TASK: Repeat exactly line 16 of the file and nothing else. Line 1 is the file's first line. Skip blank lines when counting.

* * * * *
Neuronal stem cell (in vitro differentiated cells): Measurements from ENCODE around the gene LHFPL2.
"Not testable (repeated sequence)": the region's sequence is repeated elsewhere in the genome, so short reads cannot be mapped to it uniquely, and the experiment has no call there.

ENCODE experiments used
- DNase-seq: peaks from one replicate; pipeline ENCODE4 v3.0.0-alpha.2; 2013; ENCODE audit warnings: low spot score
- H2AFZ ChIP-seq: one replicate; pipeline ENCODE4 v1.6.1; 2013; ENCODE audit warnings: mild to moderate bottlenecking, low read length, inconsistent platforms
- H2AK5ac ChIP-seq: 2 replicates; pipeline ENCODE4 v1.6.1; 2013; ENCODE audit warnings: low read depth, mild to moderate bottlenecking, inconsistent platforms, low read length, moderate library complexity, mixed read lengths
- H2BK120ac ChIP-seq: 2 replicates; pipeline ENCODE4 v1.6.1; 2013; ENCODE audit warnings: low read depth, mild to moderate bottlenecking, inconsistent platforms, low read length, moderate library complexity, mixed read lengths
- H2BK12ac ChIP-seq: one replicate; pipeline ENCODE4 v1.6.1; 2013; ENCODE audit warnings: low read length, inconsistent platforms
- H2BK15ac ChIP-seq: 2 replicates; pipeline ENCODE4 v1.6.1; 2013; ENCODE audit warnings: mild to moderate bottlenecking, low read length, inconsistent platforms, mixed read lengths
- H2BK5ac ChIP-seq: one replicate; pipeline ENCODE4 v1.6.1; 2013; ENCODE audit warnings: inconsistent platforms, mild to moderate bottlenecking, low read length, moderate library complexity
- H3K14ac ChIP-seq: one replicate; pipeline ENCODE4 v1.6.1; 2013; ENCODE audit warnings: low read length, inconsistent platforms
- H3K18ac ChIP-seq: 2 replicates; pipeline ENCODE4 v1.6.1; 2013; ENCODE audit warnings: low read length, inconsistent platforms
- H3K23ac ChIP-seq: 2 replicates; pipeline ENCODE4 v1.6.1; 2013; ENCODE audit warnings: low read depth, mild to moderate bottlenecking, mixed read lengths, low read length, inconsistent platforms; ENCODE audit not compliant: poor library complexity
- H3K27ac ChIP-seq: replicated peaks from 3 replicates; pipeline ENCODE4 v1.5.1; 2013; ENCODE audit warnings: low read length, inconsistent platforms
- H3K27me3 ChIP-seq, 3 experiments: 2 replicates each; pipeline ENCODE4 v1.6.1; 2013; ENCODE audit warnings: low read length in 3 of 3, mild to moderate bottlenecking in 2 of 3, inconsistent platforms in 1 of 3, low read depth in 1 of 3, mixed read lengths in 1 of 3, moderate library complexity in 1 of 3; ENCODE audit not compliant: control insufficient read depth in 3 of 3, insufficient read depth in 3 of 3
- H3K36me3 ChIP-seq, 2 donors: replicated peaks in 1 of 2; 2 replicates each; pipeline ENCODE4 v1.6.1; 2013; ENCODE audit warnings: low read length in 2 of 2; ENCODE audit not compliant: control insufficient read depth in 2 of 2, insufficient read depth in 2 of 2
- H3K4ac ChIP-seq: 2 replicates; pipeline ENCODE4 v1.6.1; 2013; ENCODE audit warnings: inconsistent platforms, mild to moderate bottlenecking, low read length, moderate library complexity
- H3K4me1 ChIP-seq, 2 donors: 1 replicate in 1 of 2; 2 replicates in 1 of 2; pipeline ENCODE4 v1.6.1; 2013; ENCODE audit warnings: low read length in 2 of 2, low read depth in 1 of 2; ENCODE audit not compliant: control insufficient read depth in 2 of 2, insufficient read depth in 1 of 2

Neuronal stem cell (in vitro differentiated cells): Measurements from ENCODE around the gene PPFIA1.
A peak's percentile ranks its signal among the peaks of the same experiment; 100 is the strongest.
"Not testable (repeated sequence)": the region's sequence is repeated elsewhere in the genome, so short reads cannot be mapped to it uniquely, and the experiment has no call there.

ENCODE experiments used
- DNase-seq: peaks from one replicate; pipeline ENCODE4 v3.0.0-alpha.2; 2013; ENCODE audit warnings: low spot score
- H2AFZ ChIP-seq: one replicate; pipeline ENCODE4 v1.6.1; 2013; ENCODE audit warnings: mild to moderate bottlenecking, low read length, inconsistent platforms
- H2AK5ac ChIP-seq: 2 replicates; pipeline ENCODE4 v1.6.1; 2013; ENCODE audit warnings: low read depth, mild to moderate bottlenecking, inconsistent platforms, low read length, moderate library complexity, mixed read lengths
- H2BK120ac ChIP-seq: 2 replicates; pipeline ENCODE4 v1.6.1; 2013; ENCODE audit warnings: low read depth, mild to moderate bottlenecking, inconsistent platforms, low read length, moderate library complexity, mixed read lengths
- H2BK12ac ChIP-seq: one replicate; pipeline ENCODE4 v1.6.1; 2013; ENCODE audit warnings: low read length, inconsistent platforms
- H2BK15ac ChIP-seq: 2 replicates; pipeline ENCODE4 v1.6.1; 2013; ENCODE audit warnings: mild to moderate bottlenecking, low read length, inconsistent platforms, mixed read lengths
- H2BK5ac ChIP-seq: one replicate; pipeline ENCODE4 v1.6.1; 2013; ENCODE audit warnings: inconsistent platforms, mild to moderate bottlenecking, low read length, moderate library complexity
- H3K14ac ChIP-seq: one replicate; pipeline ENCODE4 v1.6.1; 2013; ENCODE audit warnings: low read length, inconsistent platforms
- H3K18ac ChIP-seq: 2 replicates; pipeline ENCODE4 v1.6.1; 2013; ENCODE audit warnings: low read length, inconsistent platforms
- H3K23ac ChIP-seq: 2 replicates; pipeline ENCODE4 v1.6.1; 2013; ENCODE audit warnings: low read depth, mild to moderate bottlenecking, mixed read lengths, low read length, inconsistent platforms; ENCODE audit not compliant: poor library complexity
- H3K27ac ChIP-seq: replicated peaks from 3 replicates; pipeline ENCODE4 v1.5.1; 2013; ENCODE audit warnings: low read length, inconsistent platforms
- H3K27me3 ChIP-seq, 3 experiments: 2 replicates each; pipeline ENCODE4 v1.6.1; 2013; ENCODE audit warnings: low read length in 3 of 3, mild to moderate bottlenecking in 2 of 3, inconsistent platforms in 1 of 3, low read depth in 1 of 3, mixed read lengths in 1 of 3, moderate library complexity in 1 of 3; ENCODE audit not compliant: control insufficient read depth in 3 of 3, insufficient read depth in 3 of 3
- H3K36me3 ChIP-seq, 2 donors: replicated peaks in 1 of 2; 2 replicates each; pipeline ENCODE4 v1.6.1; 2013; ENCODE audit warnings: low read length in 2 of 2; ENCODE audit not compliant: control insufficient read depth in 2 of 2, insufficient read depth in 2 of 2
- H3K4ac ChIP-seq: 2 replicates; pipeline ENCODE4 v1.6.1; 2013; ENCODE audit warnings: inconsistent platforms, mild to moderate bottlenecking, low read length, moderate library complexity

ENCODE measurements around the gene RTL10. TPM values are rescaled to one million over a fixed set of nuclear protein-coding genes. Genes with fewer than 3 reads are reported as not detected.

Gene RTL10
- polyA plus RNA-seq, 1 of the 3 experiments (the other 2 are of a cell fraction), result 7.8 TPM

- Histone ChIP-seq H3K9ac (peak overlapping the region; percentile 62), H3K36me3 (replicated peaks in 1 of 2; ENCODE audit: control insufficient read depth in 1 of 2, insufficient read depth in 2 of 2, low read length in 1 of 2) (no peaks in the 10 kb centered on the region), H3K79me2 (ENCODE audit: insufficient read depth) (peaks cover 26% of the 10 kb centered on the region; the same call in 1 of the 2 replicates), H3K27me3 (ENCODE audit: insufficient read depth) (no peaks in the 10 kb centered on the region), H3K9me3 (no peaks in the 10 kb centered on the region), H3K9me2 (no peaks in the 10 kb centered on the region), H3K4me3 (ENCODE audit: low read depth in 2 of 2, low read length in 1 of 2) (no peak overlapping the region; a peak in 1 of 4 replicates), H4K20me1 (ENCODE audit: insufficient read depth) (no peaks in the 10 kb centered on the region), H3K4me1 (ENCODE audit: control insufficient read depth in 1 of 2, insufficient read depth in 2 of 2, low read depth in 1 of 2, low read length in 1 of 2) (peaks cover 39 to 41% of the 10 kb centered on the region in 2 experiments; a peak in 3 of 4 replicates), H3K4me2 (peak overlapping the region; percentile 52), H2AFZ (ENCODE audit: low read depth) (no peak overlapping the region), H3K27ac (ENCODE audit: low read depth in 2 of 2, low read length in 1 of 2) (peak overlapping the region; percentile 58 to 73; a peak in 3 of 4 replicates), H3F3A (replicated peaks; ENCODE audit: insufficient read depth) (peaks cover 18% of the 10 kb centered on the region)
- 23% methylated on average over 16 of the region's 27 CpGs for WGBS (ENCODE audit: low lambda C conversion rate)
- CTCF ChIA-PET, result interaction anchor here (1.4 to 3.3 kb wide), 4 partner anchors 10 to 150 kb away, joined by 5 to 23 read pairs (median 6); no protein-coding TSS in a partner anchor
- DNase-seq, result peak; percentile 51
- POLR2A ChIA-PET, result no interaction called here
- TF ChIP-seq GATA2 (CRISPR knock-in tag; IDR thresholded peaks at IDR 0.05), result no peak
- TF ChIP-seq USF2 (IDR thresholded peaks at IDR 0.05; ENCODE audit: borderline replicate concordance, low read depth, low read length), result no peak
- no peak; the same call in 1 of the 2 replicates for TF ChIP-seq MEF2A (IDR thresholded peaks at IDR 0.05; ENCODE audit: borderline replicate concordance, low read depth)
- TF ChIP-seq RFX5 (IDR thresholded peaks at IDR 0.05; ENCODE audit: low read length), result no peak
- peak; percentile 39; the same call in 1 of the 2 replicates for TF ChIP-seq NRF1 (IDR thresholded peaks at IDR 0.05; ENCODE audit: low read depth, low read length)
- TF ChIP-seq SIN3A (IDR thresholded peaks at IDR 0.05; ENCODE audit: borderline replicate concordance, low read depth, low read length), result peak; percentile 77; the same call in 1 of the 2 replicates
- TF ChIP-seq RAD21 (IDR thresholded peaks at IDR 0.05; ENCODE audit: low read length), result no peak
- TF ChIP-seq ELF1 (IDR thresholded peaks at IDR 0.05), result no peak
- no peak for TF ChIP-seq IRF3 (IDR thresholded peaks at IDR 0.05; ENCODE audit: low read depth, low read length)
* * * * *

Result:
- H3K36me3 ChIP-seq, 2 donors: replicated peaks in 1 of 2; 2 replicates each; pipeline ENCODE4 v1.6.1; 2013; ENCODE audit warnings: low read length in 2 of 2; ENCODE audit not compliant: control insufficient read depth in 2 of 2, insufficient read depth in 2 of 2